Australia is home to a plethara of animals. From marsupials to mammals and reptiles, and everything in between, animals indigenous to Australia are both unique and interesting. Read on for the most popular Australian wildlife and of course the places you need to visit to see them in the wild!
The Big 5 native Australian animals that you want to see on your next Australian vacation are the Kangaroo, Koala, Wallaby, Wombat and Echidna. Despite there being over 35 million Kangaroos in Australia they are harder to see than what you may think. They do inhabit some of the suburban areas around the cities however they are more commonly seen in regional parts of the country. Sydney did experience a kangaroo crossing the Sydney Harbour Bridge recently (read here) but despite popular belief, this is quite uncommon. Here are some interesting animal facts.
Most Australian native animals are marsupials. Marsupials have pouches and bear their young live. They are very good breeders and can often adjust their gestational periods based on climatic conditions. An average gestation period is less than 6 weeks. They are herbivores and are very good at conserving their energy during long periods of dry hot weather. Despite Australia being flush with wildlife, you still have to travel to specific areas to see certain wild animals in Australia. You wont find crocodiles in Sydney Harbour for example, but you will find kangaroos close by. Read on to find out exactly where.
One of the best places to see Koalas in Australia is ironically Kanagroo Island. Believe it or not Koalas were actually introduced to Kangaroo Island in the 1920's and have flourished ever since. In fact there are around 30000 koalas on Kangaroo Island and a popular habitat for them is Flinders Chase National Park. Flinders Chase can be easily accessed via a day tour. Another great area to see Koalas in the wild is along parts of the Great Ocean Road in Victoria. Specifically take the drive out to Cape Otway and look for them in the eucalyptus forests as you drive along the road.
Kangaroos and Wallabies
With 35 million kangaroos in Australia you wouldn't think they would be that hard to see in the wild. But here are a couple of my favourite spots. Pebble Point on the Great Ocean Road in Victoria at Princetown is amazing. Not only is the scenery spectacular, but the kangaroos are fairly tame and you ca see them quite close. Another great area to see Kangaroos in the wild are the stunning Flinders Ranges, just to the North of Adelaide in South Australia. Three species of kangaroo can be found here including the red kangaroo, western grey kangaroo and euro, as well as the endangered rock wallaby. Just driving through this area kangaroos can be spotted but for more up close and personal experiences get to Wilpena Pound. You may have also seen the famous photo of kangaroos hopping along a crystal white sand beach. This photo is taken on the South Coast of New South Wales at a small village called Jervis Bay. Eastern Grey Kangaroos can be spotted regularly hopping along this beach. They are also quite tame so you can get some great photos.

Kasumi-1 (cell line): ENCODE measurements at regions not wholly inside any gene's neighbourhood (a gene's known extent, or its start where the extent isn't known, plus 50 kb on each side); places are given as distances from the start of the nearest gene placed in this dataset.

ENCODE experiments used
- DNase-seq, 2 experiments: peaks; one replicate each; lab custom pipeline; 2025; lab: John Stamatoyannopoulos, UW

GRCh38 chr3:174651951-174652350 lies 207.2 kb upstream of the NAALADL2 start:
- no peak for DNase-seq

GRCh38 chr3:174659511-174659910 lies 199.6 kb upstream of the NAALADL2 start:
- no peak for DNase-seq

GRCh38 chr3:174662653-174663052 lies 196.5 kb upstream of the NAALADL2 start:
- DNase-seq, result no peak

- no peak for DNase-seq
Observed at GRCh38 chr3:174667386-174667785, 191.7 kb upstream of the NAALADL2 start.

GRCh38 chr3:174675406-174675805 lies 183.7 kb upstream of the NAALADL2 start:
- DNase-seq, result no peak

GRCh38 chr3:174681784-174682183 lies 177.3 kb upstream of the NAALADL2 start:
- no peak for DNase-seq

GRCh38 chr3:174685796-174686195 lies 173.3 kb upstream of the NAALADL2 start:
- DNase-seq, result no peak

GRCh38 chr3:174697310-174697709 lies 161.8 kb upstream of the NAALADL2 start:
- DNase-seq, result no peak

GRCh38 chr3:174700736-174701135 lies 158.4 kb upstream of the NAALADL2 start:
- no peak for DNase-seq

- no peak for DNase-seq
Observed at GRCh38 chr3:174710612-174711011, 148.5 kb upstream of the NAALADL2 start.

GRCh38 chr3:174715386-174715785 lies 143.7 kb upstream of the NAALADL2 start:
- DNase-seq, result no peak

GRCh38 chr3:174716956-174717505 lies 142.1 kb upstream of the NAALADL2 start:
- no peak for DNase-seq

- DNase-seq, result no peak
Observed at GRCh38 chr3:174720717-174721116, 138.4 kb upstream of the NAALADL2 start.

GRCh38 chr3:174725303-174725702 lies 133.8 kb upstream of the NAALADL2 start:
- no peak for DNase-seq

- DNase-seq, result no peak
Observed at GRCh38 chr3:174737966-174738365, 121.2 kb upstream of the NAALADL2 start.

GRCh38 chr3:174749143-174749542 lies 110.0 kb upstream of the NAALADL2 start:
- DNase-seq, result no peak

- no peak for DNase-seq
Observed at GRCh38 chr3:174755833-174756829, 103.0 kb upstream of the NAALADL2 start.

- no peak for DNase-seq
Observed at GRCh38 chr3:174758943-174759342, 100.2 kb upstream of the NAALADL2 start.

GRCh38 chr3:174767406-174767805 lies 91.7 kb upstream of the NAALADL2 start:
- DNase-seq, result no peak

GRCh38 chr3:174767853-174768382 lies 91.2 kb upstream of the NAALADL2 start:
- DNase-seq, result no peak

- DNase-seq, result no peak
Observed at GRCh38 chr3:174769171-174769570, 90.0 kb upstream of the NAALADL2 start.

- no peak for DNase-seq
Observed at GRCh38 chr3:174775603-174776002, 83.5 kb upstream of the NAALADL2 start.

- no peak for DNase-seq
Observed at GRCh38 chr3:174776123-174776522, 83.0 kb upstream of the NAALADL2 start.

These fury little animals can be quite elusive, and to see one in the wild is often good luck rather than good management. My number one spot in the whole of Australia to see wombats is the Wolgan Valley in the Blue Mountains National Park. Seeing one wombat is special so to see several is amazing. I have seen up to 14 in one evening in this destination. If you are travelling to Emirates One and Only Wolgan Valley Resort and Spa there is a good chance you will see them. Another great spot is Kangaroo Valley, located 2 hours drive south of Sydney.
Echidnas are another unique Australian animal that are elusive but unlike wombats, are very shy. Unlike the other Australian Wildlife mentioned here, Echidnas are monotremes so they lay eggs. To see an Echidna in the wild is a wonderful experience. At North Head just near Manly in Sydney there is a short walk around the headland. At the right time of day Echidnas can be spotted walking on or around this well worn pathway. Another popular hang out for Echidnas are the sand dunes of Stockton Beach near Port Stephens. Take a quad bike tour and you may be lucky enough to come across one of these little guys waddling along the sand. If you get too close to them however they will burrow into the sand quite quickly, so watch from afar. And lastly Cradle Mountain to the North of Launceston in Tasmania is a wonderful place to see short beaked Echidnas. Take the Dove Lake Board Walk and you are bound to see a few Echidnas scratching around the track. If you stay quiet you will be able to get close for that amazing once in a lifetime wildlife experience.
I hope you now have better idea of where you can see some of our amazing Australian wildlife. If you need help planning your next vacation or are looking for things to know before visiting Australia please contact us today so we can help organise some luxury experiences that include opportunities to interact with our Aussie animals!